3
$\begingroup$

In chapter 7 of "Hands-On Machine Learning with Scikit-Learn, Keras, and TensorFlow", the first step of stacking method is spliting the train data into two subsets. The first subset is used to train the predictors in the first layer. Next, the first layer’s predictors are used to make predictions on the second (held-out) set and then create a new training set using these predicted values as input features. Use this new training set to train a blender:

But in Stacked generalization part of scikit-learn: "During training, the estimators are fitted on the whole training data X_train. They will be used when calling predict or predict_proba", it seems that scikit-learn use all data to train the "first layer" predictors. Why scikit-learn use this setting?

$\endgroup$
0
1
$\begingroup$

For an exact answer to the why question you would need to ask the scikit-learn developers about their motivation, we could only guess. In general, stacking means training several models on the data and having a meta-model that is trained on the predictions. Aurélien Géron mentions that it is a "common approach is to use a hold-out set", but it is not the only way. Another possible approach is to use cross-validation, in fact, this is what scikit-learn does.

Why did they decide to use cross-validation rather than two separate sets? Cross-validation re-uses the data, so it is better suitable for smaller datasets. For using two sets, you would need a large dataset so that each of the subsets would be big enough to train a model. It seems to be a safer default for general use software, while as noticed by Aurélien Géron, the other approach can be easily implemented if you want to use it.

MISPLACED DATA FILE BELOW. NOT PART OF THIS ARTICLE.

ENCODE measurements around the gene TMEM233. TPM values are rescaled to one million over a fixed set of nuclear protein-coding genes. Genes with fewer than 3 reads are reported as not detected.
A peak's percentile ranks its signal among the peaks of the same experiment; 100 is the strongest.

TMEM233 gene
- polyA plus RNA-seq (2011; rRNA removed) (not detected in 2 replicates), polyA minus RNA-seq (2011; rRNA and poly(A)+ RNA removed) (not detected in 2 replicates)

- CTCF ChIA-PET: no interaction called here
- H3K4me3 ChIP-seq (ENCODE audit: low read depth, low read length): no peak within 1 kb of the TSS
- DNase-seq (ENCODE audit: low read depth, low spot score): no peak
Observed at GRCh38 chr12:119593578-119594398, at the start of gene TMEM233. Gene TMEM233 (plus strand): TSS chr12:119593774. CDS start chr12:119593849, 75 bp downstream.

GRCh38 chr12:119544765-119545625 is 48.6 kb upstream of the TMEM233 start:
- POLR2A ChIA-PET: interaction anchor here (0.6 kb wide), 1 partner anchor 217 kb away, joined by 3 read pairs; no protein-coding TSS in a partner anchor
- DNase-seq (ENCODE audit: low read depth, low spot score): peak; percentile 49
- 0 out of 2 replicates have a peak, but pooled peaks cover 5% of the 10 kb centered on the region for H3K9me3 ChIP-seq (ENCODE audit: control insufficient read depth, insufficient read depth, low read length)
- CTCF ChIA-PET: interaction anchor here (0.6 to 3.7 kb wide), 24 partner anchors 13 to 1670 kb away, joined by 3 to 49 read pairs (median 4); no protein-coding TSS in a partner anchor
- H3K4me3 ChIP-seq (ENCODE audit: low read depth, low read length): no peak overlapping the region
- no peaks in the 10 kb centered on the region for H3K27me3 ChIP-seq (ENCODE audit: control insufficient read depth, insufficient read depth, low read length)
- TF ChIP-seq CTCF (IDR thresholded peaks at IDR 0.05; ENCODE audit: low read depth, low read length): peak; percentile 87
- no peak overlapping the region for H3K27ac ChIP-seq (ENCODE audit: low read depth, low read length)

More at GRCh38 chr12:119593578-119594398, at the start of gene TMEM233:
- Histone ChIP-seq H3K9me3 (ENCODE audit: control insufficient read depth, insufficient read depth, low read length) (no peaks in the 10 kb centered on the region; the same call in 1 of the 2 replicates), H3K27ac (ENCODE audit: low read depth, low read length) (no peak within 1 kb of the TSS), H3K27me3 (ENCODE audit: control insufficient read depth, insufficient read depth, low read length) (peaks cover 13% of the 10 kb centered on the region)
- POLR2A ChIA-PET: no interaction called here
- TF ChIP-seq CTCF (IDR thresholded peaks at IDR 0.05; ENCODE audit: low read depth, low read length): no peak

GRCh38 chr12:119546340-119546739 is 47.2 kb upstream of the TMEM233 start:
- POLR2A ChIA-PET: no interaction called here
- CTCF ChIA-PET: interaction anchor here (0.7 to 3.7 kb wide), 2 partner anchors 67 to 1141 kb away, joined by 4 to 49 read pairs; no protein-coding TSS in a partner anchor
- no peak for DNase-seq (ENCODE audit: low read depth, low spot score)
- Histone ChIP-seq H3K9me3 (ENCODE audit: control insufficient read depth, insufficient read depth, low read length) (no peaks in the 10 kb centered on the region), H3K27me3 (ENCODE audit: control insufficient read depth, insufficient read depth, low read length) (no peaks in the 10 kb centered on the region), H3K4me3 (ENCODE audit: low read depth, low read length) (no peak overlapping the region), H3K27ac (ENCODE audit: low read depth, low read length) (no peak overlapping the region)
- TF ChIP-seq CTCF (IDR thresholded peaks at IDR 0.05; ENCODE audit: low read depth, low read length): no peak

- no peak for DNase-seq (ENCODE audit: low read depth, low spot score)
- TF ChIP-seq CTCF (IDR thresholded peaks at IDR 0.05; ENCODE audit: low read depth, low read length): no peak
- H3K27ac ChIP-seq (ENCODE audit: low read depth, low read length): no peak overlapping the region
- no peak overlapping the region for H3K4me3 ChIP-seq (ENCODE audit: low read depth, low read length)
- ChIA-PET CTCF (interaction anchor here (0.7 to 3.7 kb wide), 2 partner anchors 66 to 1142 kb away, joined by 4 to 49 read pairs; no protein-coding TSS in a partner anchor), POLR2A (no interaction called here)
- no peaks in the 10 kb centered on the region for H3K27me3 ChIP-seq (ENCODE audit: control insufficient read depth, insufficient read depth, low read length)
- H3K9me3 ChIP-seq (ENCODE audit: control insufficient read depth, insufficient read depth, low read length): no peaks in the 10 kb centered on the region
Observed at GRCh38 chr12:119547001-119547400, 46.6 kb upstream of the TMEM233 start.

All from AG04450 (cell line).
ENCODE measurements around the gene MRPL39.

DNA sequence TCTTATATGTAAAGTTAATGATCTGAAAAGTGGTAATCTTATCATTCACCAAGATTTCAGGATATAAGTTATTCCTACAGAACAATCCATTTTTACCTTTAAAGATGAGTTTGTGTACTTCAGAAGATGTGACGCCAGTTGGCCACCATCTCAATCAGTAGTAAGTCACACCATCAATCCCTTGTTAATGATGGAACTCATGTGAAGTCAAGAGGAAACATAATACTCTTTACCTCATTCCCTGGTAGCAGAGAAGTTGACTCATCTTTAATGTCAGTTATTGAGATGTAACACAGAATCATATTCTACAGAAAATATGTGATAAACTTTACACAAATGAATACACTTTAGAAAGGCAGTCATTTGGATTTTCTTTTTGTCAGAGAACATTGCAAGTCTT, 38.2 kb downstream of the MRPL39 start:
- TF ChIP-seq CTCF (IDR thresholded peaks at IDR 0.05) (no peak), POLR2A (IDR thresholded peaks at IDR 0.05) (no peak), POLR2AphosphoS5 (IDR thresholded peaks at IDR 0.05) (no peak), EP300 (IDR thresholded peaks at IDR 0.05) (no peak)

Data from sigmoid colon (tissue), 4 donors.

$\endgroup$
0
$\begingroup$

As in Tim's answer, obtaining k-fold cross-validated predictions instead of the single split of data gives each estimator in the ensemble more data to learn from. It is important to not use predictions from the base learners on their own training set, lest the meta-estimator just copy the most-overfit base learner, but using k-fold takes care of that (see the next sentence from the paragraph you quoted).

When the docs say the base estimators are trained on the entire dataset, it means for the final ensemble ("when calling predict or predict_proba"). Again the point is that more data is better, and since the meta-estimator is already trained, the overfitting question is avoided. Besides, with the k-fold predictions of the base estimators, we otherwise don't have a single trained version of each base model anymore, so something needs to be retrained in any case.

$\endgroup$

Your Answer

By clicking “Post Your Answer”, you agree to our terms of service, privacy policy and cookie policy

Not the answer you're looking for? Browse other questions tagged or ask your own question.